College of Veterinary Medicine
The goal of this research is to develop a quantitative methodology for incorporating whole genome sequence (WGS) data into transmission models. In Minnesota, Mycobacterium bovis isolates are available from cattle and free-ranging white-tailed deer, the local wildlife species implicated in bovine tuberculosis (bTB) spread, as well as location and animal movement data. This will allow for study of epidemic transmission dynamics in this herd network and spillover/spillback effects in a wildlife system. In addition, Mycobacterium avium subsp. paratuberculosis isolates are available from dairy cattle and dairy farm environments, along with associated data on individual cattle and dairy farms. Having developed detailed transmission models for these pathogens, it will then be possible to refine this methodology and determine the minimal data necessary for determination of transmission dynamics in complicated multi-scale systems. The results will allow for design of cost-effective data collection programs, which will be essential in many livestock-dependent low-income countries.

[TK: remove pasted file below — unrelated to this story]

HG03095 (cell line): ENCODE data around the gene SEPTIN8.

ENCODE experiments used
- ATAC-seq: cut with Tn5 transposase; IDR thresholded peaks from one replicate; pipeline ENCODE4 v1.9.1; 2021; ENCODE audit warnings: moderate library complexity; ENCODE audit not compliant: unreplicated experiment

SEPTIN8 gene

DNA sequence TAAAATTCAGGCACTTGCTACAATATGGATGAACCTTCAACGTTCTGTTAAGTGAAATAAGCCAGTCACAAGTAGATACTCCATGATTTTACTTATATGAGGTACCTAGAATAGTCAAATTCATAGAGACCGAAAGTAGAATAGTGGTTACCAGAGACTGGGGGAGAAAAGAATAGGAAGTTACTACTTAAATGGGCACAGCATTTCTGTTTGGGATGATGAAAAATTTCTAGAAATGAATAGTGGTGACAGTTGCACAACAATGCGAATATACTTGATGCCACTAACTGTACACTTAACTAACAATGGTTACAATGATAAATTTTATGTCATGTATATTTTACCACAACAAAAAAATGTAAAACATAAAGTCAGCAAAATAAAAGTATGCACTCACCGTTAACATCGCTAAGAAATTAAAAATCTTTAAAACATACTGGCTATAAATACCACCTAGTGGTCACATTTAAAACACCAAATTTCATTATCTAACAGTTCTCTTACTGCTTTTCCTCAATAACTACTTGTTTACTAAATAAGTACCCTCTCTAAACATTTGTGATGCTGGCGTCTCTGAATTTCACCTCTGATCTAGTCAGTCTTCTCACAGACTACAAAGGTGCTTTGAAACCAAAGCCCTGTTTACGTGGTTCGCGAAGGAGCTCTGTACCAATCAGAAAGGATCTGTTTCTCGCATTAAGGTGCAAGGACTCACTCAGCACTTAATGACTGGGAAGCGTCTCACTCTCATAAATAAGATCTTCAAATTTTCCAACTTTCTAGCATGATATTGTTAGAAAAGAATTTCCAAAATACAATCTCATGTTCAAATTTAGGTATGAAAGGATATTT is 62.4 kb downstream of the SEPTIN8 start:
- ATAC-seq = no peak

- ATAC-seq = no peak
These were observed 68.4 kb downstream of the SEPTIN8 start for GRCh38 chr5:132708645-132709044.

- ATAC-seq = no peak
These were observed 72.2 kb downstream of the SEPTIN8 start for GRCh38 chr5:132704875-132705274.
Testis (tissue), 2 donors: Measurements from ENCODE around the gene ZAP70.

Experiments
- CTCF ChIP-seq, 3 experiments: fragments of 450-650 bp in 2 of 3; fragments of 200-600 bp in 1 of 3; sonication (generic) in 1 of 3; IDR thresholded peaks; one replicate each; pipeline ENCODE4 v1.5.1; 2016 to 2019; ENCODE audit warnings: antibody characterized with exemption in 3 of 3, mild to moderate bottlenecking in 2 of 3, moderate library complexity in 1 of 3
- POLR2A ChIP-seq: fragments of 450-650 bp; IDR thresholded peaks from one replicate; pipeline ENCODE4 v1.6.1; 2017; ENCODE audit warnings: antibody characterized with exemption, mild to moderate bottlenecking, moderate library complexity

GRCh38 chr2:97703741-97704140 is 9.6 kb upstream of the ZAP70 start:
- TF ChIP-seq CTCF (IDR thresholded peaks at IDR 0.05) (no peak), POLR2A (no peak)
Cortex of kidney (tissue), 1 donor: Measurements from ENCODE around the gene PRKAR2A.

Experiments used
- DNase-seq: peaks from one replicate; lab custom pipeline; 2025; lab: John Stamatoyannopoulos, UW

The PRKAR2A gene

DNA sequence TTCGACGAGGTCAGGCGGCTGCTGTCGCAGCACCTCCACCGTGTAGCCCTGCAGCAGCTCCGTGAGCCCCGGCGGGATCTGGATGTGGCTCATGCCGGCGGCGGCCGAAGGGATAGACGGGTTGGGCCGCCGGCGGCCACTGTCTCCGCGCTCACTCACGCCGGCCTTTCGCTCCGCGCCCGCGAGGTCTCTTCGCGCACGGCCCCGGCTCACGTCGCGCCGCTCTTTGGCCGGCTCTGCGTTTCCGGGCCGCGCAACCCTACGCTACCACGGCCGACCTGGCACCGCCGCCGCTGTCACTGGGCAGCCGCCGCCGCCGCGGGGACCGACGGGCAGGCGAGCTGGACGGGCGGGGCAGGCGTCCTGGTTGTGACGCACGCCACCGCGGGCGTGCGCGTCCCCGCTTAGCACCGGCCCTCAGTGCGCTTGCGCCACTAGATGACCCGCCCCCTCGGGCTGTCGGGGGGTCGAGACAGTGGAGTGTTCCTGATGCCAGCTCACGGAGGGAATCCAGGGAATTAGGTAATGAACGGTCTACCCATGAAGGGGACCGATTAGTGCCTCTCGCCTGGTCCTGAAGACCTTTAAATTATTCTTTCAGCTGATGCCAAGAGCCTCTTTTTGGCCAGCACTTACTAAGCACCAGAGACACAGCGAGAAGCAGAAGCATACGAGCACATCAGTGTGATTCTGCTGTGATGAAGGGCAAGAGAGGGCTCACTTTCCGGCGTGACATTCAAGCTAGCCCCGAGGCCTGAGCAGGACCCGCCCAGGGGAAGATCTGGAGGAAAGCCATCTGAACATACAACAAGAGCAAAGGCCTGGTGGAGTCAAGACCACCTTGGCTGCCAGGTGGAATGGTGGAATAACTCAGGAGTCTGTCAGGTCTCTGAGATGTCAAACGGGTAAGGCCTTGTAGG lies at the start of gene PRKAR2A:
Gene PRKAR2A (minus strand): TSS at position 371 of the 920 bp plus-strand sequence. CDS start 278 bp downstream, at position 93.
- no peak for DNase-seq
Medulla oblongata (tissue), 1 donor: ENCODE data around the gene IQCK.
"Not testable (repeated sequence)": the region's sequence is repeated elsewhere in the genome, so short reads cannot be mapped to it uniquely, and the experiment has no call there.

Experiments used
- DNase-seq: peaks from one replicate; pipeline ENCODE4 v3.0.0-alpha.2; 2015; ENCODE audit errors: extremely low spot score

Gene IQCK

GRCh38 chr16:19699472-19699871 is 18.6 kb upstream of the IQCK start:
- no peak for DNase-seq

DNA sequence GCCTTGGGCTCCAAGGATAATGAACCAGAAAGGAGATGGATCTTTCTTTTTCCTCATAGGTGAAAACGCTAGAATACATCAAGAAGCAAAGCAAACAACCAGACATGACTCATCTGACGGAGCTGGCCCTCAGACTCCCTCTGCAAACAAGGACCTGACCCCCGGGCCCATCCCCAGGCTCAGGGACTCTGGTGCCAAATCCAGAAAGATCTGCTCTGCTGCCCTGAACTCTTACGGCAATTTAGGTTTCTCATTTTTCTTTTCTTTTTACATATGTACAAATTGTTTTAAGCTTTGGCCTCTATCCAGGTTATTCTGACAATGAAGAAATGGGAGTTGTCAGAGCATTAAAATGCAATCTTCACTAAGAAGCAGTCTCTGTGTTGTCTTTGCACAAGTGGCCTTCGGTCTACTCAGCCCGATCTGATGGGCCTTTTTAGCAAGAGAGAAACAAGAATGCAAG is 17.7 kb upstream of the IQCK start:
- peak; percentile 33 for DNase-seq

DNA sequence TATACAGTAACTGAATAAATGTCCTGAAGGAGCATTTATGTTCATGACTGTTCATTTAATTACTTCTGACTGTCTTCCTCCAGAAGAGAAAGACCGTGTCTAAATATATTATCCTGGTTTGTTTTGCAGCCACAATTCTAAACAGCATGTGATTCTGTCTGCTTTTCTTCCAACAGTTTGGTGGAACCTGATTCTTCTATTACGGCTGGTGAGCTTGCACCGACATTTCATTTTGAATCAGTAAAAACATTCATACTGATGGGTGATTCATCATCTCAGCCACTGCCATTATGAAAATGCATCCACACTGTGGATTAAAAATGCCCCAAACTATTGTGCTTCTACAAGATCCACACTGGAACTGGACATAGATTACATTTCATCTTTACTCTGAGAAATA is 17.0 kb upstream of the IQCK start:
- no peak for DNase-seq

The specific roles for the University of Minnesota experts will include providing epidemiologic and ecologic modeling expertise as well as bovine tuberculosis and Johne’s disease expertise to this collaborative project. Their primary role will be to support the development of the Minnesota-based infectious disease transmission models. This will be accomplished in collaboration with study groups from Cornell University and the University of Glasgow.